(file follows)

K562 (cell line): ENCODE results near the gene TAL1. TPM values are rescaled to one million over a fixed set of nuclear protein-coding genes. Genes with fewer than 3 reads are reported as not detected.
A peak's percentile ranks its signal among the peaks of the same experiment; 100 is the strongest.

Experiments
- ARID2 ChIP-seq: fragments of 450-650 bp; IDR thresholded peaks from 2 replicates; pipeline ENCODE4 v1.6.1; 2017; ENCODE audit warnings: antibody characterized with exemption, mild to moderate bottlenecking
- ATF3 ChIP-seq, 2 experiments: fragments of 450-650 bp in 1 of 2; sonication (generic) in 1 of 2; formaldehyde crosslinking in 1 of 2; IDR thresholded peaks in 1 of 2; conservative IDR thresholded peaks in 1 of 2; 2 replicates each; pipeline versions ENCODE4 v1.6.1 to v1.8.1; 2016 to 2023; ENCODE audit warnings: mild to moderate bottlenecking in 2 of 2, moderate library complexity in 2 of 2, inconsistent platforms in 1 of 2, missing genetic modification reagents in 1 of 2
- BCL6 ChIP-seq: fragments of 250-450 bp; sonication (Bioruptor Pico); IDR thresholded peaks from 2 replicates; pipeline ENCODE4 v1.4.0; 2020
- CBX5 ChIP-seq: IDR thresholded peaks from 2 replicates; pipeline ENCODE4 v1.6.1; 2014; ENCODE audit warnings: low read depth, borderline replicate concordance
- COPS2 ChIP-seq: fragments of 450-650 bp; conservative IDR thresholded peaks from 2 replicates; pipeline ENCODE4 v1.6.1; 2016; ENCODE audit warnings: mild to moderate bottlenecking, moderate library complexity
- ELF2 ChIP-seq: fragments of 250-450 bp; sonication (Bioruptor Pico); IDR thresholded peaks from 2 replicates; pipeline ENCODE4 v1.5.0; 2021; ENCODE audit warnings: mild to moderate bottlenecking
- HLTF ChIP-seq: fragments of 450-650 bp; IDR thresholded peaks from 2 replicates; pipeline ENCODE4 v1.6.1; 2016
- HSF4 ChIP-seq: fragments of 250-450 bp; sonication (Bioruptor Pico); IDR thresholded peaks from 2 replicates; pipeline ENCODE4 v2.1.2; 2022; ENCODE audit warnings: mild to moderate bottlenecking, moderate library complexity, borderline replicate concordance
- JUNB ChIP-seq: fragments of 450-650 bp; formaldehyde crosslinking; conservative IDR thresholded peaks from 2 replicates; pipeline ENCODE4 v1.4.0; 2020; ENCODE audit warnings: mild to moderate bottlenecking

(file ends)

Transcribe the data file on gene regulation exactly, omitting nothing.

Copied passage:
K562 (cell line): ENCODE results near the gene TAL1. TPM values are rescaled to one million over a fixed set of nuclear protein-coding genes. Genes with fewer than 3 reads are reported as not detected.
A peak's percentile ranks its signal among the peaks of the same experiment; 100 is the strongest.

Experiments
- ARID2 ChIP-seq: fragments of 450-650 bp; IDR thresholded peaks from 2 replicates; pipeline ENCODE4 v1.6.1; 2017; ENCODE audit warnings: antibody characterized with exemption, mild to moderate bottlenecking
- ATF3 ChIP-seq, 2 experiments: fragments of 450-650 bp in 1 of 2; sonication (generic) in 1 of 2; formaldehyde crosslinking in 1 of 2; IDR thresholded peaks in 1 of 2; conservative IDR thresholded peaks in 1 of 2; 2 replicates each; pipeline versions ENCODE4 v1.6.1 to v1.8.1; 2016 to 2023; ENCODE audit warnings: mild to moderate bottlenecking in 2 of 2, moderate library complexity in 2 of 2, inconsistent platforms in 1 of 2, missing genetic modification reagents in 1 of 2
- BCL6 ChIP-seq: fragments of 250-450 bp; sonication (Bioruptor Pico); IDR thresholded peaks from 2 replicates; pipeline ENCODE4 v1.4.0; 2020
- CBX5 ChIP-seq: IDR thresholded peaks from 2 replicates; pipeline ENCODE4 v1.6.1; 2014; ENCODE audit warnings: low read depth, borderline replicate concordance
- COPS2 ChIP-seq: fragments of 450-650 bp; conservative IDR thresholded peaks from 2 replicates; pipeline ENCODE4 v1.6.1; 2016; ENCODE audit warnings: mild to moderate bottlenecking, moderate library complexity
- ELF2 ChIP-seq: fragments of 250-450 bp; sonication (Bioruptor Pico); IDR thresholded peaks from 2 replicates; pipeline ENCODE4 v1.5.0; 2021; ENCODE audit warnings: mild to moderate bottlenecking
- HLTF ChIP-seq: fragments of 450-650 bp; IDR thresholded peaks from 2 replicates; pipeline ENCODE4 v1.6.1; 2016
- HSF4 ChIP-seq: fragments of 250-450 bp; sonication (Bioruptor Pico); IDR thresholded peaks from 2 replicates; pipeline ENCODE4 v2.1.2; 2022; ENCODE audit warnings: mild to moderate bottlenecking, moderate library complexity, borderline replicate concordance
- JUNB ChIP-seq: fragments of 450-650 bp; formaldehyde crosslinking; conservative IDR thresholded peaks from 2 replicates; pipeline ENCODE4 v1.4.0; 2020; ENCODE audit warnings: mild to moderate bottlenecking